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How to Change the Water for Sea Monkeys

By Judith Willson

Sea-Monkeys might be hardy little animals but they still require basic care. As well as feeding your brine shrimp, you may need to keep the habitat clean, which involves changing some of the water. This doesn’t mean scooping out some water and filling up the tank or container from the faucet, which would almost certainly kill the brine shrimp. The correct procedure isn’t all that difficult, though.

Step 1

Prepare a seawater-strength solution in a plastic bucket, not a metal one. Measure out as much distilled or at least dechlorinated water as you think you’ll need, allowing a little extra. Stir in aquarium salt mix as per the instructions, usually about a half-cup per gallon of water.

Step 2

Scoop out water from the tank or container. Pass it through the aquarium net into the measuring jug. If you have accidentally scooped up some brine shrimp, put the net back into the tank to release them. Continue until you have removed about a third of the water.

Step 3

Fill up the tank with the saltwater solution using the measuring jug. Use the exact same amount as you scooped out. If you need to also top up the water level, use plain distilled water for this purpose.

Step 4

Repeat the process after a few days if the water remains cloudy.

Items you will need

  • Bucket
  • Measuring jug
  • Distilled water
  • Aquarium salt mix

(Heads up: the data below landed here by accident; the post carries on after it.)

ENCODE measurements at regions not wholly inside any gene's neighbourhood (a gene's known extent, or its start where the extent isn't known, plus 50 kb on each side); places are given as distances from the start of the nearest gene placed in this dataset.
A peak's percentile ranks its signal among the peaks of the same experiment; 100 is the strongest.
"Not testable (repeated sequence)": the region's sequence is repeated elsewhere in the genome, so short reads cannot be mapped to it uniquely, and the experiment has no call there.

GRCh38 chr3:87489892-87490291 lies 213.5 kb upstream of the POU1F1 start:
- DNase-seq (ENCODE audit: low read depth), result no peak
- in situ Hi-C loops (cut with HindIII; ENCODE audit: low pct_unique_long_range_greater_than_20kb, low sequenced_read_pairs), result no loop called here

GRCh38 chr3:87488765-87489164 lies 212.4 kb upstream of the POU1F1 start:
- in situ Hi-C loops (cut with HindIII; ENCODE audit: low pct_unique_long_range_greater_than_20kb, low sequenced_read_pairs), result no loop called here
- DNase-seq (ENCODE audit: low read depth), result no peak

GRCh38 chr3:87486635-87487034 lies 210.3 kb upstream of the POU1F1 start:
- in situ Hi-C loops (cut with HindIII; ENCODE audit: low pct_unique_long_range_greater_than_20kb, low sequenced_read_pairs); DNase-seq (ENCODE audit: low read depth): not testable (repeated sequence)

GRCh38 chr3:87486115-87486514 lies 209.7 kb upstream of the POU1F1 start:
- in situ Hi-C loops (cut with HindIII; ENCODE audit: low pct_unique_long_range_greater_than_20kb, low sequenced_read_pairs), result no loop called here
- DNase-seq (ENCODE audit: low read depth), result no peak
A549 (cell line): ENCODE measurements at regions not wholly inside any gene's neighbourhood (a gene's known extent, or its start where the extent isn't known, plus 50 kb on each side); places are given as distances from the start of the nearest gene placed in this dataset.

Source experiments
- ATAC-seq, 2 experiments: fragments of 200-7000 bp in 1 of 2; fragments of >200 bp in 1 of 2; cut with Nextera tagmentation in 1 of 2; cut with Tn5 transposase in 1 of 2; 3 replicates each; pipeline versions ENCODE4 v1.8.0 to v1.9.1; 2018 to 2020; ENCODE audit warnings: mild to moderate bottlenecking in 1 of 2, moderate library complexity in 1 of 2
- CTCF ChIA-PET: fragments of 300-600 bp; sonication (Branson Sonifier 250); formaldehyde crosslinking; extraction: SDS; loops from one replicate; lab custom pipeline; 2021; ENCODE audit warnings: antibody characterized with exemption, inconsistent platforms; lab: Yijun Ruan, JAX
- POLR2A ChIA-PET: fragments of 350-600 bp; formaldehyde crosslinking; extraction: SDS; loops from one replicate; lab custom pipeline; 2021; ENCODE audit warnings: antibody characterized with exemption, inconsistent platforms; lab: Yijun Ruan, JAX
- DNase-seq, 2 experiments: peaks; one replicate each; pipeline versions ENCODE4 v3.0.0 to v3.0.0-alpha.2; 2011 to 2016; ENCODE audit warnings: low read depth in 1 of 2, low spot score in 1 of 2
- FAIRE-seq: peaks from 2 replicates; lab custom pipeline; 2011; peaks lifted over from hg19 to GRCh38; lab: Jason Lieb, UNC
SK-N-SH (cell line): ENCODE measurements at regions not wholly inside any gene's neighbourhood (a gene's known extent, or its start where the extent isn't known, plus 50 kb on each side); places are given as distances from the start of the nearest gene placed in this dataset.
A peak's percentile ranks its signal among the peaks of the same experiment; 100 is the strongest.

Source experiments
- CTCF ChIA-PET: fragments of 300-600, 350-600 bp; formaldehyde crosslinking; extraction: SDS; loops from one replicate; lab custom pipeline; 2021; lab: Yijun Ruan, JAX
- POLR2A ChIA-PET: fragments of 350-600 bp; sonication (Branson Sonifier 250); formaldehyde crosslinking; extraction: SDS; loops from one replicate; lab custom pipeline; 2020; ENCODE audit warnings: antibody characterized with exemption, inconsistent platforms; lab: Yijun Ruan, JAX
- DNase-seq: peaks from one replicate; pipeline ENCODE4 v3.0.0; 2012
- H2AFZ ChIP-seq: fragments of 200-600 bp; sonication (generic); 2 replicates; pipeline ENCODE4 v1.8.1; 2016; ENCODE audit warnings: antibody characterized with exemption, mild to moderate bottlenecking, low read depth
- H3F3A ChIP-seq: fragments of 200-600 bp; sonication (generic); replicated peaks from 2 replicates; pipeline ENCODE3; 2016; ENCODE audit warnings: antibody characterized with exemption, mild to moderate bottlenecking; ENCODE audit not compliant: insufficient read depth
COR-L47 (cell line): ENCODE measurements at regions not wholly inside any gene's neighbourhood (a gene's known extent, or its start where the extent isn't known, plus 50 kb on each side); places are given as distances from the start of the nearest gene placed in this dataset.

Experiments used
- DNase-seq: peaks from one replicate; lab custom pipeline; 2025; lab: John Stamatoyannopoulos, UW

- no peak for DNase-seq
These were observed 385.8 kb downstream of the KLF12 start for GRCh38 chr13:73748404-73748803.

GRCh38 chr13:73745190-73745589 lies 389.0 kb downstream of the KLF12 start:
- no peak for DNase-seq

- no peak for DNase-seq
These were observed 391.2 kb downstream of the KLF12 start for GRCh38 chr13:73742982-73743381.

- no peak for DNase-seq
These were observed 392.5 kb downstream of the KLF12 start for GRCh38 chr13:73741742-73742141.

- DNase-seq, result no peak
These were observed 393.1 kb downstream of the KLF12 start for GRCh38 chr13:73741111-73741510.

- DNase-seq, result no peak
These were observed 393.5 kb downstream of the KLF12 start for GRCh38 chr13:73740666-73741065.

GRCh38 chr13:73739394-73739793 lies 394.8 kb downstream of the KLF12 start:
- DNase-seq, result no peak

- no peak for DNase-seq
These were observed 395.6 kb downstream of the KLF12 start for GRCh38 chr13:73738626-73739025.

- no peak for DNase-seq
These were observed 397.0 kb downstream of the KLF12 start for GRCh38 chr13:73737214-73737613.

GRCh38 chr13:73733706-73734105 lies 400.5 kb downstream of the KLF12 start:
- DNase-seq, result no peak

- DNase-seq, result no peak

• Plastic stirring spoon
  • Plastic cup
  • Small aquarium net


  • 💡 Note that if you just want to replace water that has evaporated, top up the tank with distilled water. Salt does not evaporate, so continuously topping up with a saline solution would eventually lead to toxic levels of salt in the tank.
  • 💡 The reason for using distilled rather than tap water is because tap water contains chemicals lethal to brine shrimp. It almost always contains chlorine and sometimes chloramine. It is possible to remove chlorine yourself: Just fill a bucket with water and leave it for 24 hours. If your water supply contains chloramine -- check online -- you will need a product designed for this purpose, available from aquarium supply stores.


Judith Willson has been writing since 2009, specializing in environmental and scientific topics. She has written content for school websites and worked for a Glasgow newspaper. Willson has a Master of Arts in English from the University of Aberdeen, Scotland.